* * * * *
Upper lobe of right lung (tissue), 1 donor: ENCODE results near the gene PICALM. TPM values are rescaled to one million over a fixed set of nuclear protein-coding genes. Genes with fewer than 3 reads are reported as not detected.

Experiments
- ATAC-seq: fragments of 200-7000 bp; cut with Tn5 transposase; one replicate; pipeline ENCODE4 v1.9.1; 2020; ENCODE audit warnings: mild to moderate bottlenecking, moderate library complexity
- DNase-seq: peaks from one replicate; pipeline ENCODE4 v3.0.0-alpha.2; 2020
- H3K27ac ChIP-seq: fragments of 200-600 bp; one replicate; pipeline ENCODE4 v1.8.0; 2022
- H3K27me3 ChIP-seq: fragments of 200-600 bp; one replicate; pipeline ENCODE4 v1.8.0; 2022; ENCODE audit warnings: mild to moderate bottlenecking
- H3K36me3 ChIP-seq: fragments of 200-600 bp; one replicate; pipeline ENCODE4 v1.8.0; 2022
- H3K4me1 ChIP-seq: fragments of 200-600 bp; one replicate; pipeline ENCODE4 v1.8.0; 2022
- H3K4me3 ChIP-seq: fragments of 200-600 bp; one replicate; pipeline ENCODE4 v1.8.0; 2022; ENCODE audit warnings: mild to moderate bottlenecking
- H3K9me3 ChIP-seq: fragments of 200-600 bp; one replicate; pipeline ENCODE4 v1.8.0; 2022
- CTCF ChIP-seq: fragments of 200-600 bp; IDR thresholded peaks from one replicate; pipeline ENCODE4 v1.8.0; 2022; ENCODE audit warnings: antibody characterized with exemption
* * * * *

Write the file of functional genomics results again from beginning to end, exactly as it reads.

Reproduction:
Upper lobe of right lung (tissue), 1 donor: ENCODE results near the gene PICALM. TPM values are rescaled to one million over a fixed set of nuclear protein-coding genes. Genes with fewer than 3 reads are reported as not detected.

Experiments
- ATAC-seq: fragments of 200-7000 bp; cut with Tn5 transposase; one replicate; pipeline ENCODE4 v1.9.1; 2020; ENCODE audit warnings: mild to moderate bottlenecking, moderate library complexity
- DNase-seq: peaks from one replicate; pipeline ENCODE4 v3.0.0-alpha.2; 2020
- H3K27ac ChIP-seq: fragments of 200-600 bp; one replicate; pipeline ENCODE4 v1.8.0; 2022
- H3K27me3 ChIP-seq: fragments of 200-600 bp; one replicate; pipeline ENCODE4 v1.8.0; 2022; ENCODE audit warnings: mild to moderate bottlenecking
- H3K36me3 ChIP-seq: fragments of 200-600 bp; one replicate; pipeline ENCODE4 v1.8.0; 2022
- H3K4me1 ChIP-seq: fragments of 200-600 bp; one replicate; pipeline ENCODE4 v1.8.0; 2022
- H3K4me3 ChIP-seq: fragments of 200-600 bp; one replicate; pipeline ENCODE4 v1.8.0; 2022; ENCODE audit warnings: mild to moderate bottlenecking
- H3K9me3 ChIP-seq: fragments of 200-600 bp; one replicate; pipeline ENCODE4 v1.8.0; 2022
- CTCF ChIP-seq: fragments of 200-600 bp; IDR thresholded peaks from one replicate; pipeline ENCODE4 v1.8.0; 2022; ENCODE audit warnings: antibody characterized with exemption